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Request for comments about synchronized queue using boost

I am currently designing a synchronized queue used to communicate
between threads. Is the code given below a good solution? Am I
using mutex lock/unlock more than needed?

Are there any resources out there on the Internet on how to design
*thread-safe* *efficient* data-
structures?

/Nordlöw

The file synched_queue.h pp follows:

#ifndef PNW__SYNCHED_QU EUE_HPP
#define PNW__SYNCHED_QU EUE_HPP

/*!
* @file synched_queue.h pp
* @brief Synchronized (Thread Safe) Container Wrapper on std:queue
* using Boost::Thread.
*/

#include <queue>
#include <iostream>

#include <boost/bind.hpp>
#include <boost/thread/thread.hpp>
#include <boost/thread/mutex.hpp>
#include <boost/thread/condition.hpp>

//
=============== =============== =============== =============== =============== =

template <typename T>
class synched_queue
{
std::queue<Tq; ///< Queue.
boost::mutex m; ///< Mutex.
public:
/*!
* Push @p value.
*/
void push(const T & value) {
boost::mutex::s coped_lock sl(m); // NOTE: lock mutex
q.push(value);
}

/*!
* Try and pop into @p value, returning directly in any case.
* @return true if pop was success, false otherwise.
*/
bool try_pop(T & value) {
boost::mutex::s coped_lock sl(m); // NOTE: lock mutex
if (q.size()) {
value = q.front();
q.pop();
return true;
}
return false;
}

/// Pop and return value, possibly waiting forever.
T wait_pop() {
boost::mutex::s coped_lock sl(m); // NOTE: lock mutex
// wait until queue has at least on element()
c.wait(sl, boost::bind(&st d::queue<T>::si ze, q));
T value = q.front();
q.pop();
return value;
}

size_type size() const {
boost::mutex::s coped_lock sl(m); // NOTE: lock mutex
return q.size();
}

bool empty() const {
boost::mutex::s coped_lock sl(m); // NOTE: lock mutex
return q.empty();
}

};

//
=============== =============== =============== =============== =============== =

#endif
Oct 15 '08 #1
19 3393
Nordlöw wrote:
I am currently designing a synchronized queue used to communicate
between threads. Is the code given below a good solution? Am I
using mutex lock/unlock more than needed?

Are there any resources out there on the Internet on how to design
*thread-safe* *efficient* data-
structures?
comp.programmin g.threads?
/Nordlöw

[...]

/// Pop and return value, possibly waiting forever.
T wait_pop() {
boost::mutex::s coped_lock sl(m); // NOTE: lock mutex
// wait until queue has at least on element()
c.wait(sl, boost::bind(&st d::queue<T>::si ze, q));
T value = q.front();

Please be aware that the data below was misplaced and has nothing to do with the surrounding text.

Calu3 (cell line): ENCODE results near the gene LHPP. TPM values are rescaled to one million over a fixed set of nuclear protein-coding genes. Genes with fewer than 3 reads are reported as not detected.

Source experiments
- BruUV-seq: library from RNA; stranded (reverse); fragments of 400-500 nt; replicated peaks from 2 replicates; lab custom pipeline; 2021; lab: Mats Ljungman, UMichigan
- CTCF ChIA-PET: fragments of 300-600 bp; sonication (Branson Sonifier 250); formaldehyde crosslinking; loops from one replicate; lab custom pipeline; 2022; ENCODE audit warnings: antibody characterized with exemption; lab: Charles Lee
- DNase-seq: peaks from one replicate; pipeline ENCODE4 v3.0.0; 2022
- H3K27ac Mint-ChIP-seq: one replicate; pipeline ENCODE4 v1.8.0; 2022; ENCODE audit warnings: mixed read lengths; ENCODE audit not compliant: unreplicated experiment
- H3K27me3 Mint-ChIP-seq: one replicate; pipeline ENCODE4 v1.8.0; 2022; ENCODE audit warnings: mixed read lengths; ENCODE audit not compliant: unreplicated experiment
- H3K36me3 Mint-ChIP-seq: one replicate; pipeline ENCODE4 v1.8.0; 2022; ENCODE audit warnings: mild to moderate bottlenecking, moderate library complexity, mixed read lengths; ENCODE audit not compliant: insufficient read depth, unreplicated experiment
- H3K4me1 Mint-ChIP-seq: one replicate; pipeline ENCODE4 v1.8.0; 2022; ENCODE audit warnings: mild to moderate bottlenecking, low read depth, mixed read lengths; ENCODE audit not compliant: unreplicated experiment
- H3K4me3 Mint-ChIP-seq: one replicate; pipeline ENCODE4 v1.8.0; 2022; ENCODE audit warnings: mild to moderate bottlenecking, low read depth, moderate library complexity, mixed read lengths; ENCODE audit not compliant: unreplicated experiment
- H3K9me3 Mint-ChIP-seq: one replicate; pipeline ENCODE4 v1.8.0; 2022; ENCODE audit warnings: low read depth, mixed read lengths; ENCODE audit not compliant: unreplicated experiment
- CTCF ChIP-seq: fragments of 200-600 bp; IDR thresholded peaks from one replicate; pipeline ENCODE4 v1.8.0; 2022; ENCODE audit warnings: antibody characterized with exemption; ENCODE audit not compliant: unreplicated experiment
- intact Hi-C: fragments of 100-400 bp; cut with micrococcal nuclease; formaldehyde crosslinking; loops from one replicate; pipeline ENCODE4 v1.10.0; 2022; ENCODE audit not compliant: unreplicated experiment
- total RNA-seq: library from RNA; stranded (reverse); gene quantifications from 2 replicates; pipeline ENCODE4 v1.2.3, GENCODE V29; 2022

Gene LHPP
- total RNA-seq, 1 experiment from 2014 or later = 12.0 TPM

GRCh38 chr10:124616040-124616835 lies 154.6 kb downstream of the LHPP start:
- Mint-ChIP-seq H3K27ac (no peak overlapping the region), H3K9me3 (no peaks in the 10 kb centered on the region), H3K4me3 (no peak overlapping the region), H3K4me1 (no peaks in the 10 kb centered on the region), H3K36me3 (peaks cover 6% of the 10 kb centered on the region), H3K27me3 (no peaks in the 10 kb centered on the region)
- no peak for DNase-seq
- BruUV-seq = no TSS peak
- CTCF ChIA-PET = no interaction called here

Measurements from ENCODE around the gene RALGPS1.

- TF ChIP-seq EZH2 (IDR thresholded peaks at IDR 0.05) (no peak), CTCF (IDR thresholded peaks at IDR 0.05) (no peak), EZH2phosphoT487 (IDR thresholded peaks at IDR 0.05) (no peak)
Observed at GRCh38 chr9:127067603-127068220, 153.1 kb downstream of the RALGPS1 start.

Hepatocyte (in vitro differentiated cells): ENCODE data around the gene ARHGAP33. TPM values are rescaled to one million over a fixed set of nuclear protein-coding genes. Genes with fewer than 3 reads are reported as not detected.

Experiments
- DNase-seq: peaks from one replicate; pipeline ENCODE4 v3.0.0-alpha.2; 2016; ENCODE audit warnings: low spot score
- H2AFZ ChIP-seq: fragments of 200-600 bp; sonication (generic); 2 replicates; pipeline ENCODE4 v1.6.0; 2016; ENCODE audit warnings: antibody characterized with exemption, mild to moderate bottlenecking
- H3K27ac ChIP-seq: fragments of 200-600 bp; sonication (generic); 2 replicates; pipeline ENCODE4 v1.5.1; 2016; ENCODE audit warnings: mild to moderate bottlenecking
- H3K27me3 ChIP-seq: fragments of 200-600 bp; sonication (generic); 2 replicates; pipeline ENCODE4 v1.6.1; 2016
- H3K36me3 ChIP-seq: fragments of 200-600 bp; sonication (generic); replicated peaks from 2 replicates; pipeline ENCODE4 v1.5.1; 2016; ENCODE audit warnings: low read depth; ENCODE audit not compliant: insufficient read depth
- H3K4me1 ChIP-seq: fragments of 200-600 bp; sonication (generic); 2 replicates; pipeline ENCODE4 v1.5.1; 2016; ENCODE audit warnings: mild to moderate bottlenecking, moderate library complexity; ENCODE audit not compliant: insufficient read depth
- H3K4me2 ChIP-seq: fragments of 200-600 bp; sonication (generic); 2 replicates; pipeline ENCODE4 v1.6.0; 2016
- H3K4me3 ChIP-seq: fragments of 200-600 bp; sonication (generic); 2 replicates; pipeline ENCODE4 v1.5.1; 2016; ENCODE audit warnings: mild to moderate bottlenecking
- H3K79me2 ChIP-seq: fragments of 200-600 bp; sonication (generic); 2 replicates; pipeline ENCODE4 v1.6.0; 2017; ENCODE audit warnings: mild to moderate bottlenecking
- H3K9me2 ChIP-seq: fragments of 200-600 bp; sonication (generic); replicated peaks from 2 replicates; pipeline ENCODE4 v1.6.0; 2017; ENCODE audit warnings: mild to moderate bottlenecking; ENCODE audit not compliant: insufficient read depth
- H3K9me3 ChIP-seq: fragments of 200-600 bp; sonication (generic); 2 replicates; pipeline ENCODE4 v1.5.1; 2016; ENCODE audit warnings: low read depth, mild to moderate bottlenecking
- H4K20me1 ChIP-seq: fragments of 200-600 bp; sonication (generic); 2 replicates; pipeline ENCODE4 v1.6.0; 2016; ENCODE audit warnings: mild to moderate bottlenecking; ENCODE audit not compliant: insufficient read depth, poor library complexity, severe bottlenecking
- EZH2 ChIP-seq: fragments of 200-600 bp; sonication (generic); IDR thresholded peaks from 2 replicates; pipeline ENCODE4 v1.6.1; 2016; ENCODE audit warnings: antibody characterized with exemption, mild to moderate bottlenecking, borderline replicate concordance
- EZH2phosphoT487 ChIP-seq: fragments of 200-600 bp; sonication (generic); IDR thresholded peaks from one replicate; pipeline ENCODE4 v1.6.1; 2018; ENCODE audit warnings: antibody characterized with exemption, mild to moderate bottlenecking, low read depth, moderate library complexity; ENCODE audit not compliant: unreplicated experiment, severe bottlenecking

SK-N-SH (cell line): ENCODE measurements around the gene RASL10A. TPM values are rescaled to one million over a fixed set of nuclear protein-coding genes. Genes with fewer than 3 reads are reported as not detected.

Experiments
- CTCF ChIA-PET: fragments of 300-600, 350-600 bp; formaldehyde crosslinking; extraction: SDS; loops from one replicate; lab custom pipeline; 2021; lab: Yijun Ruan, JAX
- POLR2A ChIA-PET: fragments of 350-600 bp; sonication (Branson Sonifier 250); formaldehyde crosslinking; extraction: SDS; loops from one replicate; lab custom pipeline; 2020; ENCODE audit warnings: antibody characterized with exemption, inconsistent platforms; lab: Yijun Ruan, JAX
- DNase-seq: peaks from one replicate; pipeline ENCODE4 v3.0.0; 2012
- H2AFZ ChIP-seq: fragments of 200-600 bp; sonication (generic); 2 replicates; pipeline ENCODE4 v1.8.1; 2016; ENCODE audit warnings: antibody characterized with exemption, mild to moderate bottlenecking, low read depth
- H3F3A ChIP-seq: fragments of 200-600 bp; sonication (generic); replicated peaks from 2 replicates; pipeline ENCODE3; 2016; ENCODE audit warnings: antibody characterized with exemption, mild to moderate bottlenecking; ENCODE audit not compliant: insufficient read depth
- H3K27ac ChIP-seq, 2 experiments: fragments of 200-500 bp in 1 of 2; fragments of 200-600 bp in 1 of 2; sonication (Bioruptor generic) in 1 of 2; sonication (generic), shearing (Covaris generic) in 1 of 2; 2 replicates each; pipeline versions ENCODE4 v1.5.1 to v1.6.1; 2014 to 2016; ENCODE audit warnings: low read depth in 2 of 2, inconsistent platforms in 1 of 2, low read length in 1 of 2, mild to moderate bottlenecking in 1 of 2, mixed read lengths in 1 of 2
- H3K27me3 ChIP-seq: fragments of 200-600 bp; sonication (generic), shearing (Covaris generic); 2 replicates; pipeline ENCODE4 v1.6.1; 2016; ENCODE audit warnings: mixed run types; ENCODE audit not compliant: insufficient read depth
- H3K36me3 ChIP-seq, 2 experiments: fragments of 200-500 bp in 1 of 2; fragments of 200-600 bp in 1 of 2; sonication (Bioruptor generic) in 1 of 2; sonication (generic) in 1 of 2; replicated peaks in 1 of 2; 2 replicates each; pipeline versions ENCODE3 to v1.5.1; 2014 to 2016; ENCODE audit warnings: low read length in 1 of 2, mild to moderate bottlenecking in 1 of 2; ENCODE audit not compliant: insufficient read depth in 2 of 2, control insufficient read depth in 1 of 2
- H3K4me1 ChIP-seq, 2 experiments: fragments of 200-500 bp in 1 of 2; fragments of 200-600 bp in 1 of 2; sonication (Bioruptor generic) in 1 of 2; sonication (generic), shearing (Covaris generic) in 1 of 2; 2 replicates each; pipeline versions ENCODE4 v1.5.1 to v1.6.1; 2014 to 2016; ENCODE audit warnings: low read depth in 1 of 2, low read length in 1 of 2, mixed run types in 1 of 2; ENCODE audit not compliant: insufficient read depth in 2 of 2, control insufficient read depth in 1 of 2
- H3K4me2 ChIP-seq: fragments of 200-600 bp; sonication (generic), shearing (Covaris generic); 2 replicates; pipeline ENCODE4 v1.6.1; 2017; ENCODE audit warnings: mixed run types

q.pop();
return value;
}
I haven't done any threading in a decade or so, but I wonder how
in the above code anything could be put into the locked queue.
What am I missing?
Oh, and I wonder what 'c' is.
[...]
Schobi
Oct 15 '08 #2
On Oct 15, 2:36*pm, Nordlöw <per.nord...@gm ail.comwrote:
I am currently designing a synchronized queue used to communicate
between threads. Is the code given below a good solution? Am I
using mutex lock/unlock more than needed?
/Nordlöw

The file synched_queue.h pp follows:

#ifndef PNW__SYNCHED_QU EUE_HPP
#define PNW__SYNCHED_QU EUE_HPP

/*!
** @file synched_queue.h pp
** @brief Synchronized (Thread Safe) Container Wrapper on std:queue
** * * * *using Boost::Thread.
**/

#include <queue>
#include <iostream>

#include <boost/bind.hpp>
#include <boost/thread/thread.hpp>
#include <boost/thread/mutex.hpp>
#include <boost/thread/condition.hpp>

//
=============== =============== =============== =============== =============== =

template <typename T>
class synched_queue
{
* * std::queue<Tq; * * * * * * *///< Queue.
* * boost::mutex m; * * * * * * ///< Mutex.
A member variable is missing here:

boost::conditio n c;
public:
* * /*!
* * ** Push @p value.
* * **/
* * void push(const T & value) {
* * * * boost::mutex::s coped_lock sl(m); // NOTE: lock mutex
* * * * q.push(value);
You need to notify other threads waiting on the queue:

c.notify_one();
* * }

* * /*!
* * ** Try and pop into @p value, returning directly in any case.
* * ** @return true if pop was success, false otherwise.
* * **/
* * bool try_pop(T & value) {
* * * * boost::mutex::s coped_lock sl(m); // NOTE: lock mutex
* * * * if (q.size()) {
* * * * * * value = q.front();
* * * * * * q.pop();
* * * * * * return true;
* * * * }
* * * * return false;
* * }

* * /// Pop and return value, possibly waiting forever.
* * T wait_pop() {
* * * * boost::mutex::s coped_lock sl(m); // NOTE: lock mutex
* * * * // wait until queue has at least on element()
The following line:
* * * * c.wait(sl, boost::bind(&st d::queue<T>::si ze, q));
boost::bind(&st d::queue<T>::si ze, q) stores a copy of the queue in the
object created by boost::bind, so that the wait never finishes if the
queue is empty (and if the condition variable is not notified (see
above)).